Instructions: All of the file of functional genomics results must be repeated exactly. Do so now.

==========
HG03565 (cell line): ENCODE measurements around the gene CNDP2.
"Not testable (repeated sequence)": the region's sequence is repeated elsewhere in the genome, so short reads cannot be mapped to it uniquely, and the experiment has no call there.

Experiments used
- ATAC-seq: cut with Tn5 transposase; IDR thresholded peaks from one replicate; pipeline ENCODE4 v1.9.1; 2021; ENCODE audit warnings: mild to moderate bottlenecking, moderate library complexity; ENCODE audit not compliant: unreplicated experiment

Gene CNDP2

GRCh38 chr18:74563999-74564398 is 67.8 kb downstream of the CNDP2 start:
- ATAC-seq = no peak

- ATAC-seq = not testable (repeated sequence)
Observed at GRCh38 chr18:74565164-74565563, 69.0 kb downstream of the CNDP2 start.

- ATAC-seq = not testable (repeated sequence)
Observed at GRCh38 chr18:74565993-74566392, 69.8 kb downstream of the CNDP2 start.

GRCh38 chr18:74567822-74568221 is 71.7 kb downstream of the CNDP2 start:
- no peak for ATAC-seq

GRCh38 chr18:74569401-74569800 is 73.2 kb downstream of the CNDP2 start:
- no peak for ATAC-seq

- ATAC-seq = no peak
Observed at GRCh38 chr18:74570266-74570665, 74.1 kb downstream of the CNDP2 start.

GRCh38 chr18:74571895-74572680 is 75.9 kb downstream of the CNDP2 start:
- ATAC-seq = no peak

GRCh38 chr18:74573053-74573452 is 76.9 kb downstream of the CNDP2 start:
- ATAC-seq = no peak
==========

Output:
HG03565 (cell line): ENCODE measurements around the gene CNDP2.
"Not testable (repeated sequence)": the region's sequence is repeated elsewhere in the genome, so short reads cannot be mapped to it uniquely, and the experiment has no call there.

Experiments used
- ATAC-seq: cut with Tn5 transposase; IDR thresholded peaks from one replicate; pipeline ENCODE4 v1.9.1; 2021; ENCODE audit warnings: mild to moderate bottlenecking, moderate library complexity; ENCODE audit not compliant: unreplicated experiment

Gene CNDP2

GRCh38 chr18:74563999-74564398 is 67.8 kb downstream of the CNDP2 start:
- ATAC-seq = no peak

- ATAC-seq = not testable (repeated sequence)
Observed at GRCh38 chr18:74565164-74565563, 69.0 kb downstream of the CNDP2 start.

- ATAC-seq = not testable (repeated sequence)
Observed at GRCh38 chr18:74565993-74566392, 69.8 kb downstream of the CNDP2 start.

GRCh38 chr18:74567822-74568221 is 71.7 kb downstream of the CNDP2 start:
- no peak for ATAC-seq

GRCh38 chr18:74569401-74569800 is 73.2 kb downstream of the CNDP2 start:
- no peak for ATAC-seq

- ATAC-seq = no peak
Observed at GRCh38 chr18:74570266-74570665, 74.1 kb downstream of the CNDP2 start.

GRCh38 chr18:74571895-74572680 is 75.9 kb downstream of the CNDP2 start:
- ATAC-seq = no peak

GRCh38 chr18:74573053-74573452 is 76.9 kb downstream of the CNDP2 start:
- ATAC-seq = no peak